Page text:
This should start by identifying a duty holder who would be responsible for overall health & safety for the organization. Based on the size of the organization, the duty holder will need to ensure adequate processes are in place as detailed in the HPSC’s National Guidelines for Control of Legionellosis and UK HSE’s ACOP L8 documents.

The broad requirements of these guidance documents are:

  1. Appoint a Responsible Person who is competent with sufficient authority and knowledge of the installation to help take the measures needed to comply with the law.
  2. Undertake a risk assessment to identify and assess sources of risk.
  3. Prepare a written scheme of control for managing the risk. Essentially the written scheme of control can be a suite of documents including management policy, operational control procedures, and site logbook records. The policy details the management arrangements for the organisation. The operational procedures details how the risk systems identified from the risk assessment will be operated, monitored and maintained.
  4. Implementation of the written scheme of control – ensuring the management policy and the associated management tasks are undertaken.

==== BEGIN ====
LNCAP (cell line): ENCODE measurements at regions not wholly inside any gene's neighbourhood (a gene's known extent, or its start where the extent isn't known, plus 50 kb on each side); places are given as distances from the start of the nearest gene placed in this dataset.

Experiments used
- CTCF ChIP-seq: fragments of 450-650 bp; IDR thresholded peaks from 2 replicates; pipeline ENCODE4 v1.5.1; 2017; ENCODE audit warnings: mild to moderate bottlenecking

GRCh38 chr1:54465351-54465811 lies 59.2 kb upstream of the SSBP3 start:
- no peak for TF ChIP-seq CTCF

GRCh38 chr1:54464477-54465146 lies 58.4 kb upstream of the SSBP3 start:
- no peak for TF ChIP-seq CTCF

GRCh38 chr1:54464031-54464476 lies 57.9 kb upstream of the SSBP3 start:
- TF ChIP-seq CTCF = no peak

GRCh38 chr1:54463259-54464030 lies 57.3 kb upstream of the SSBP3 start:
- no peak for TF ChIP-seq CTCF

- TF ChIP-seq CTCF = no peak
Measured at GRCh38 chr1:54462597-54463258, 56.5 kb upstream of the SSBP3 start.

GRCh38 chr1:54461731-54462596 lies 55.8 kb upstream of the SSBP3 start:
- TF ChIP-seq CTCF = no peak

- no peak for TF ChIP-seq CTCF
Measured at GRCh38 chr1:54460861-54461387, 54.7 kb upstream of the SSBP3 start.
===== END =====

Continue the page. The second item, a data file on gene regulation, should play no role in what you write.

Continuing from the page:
5. Keep the records of the precautions taken. Records can exist in either paper or electronic format, although records need to be accessible and understood.

Take the First Step with Legionella Risk Assessment

Properly managing Legionella risk requires a water management plan that includes engineering, maintenance, risk management, and legal resources.

The first step in the control and management of Legionella is to undertake a Legionella Risk Assessment. The assessment will cover every aspect of your water systems and identify the level of risk and provide the basis of a control and management programme to minimise any problems.

Water Treatment Ireland Ltd provides water hygiene and treatment services to numerous business operating in the hospitality sector across the Republic of Ireland.

Our engineers conduct thorough Legionella risk assessments and develop water management programs that are not a “one size fits all” approach.  Our programs are tailored and customized for your hotel.

Talk to our team today to know how we can help your hotel make water systems safe and compliant.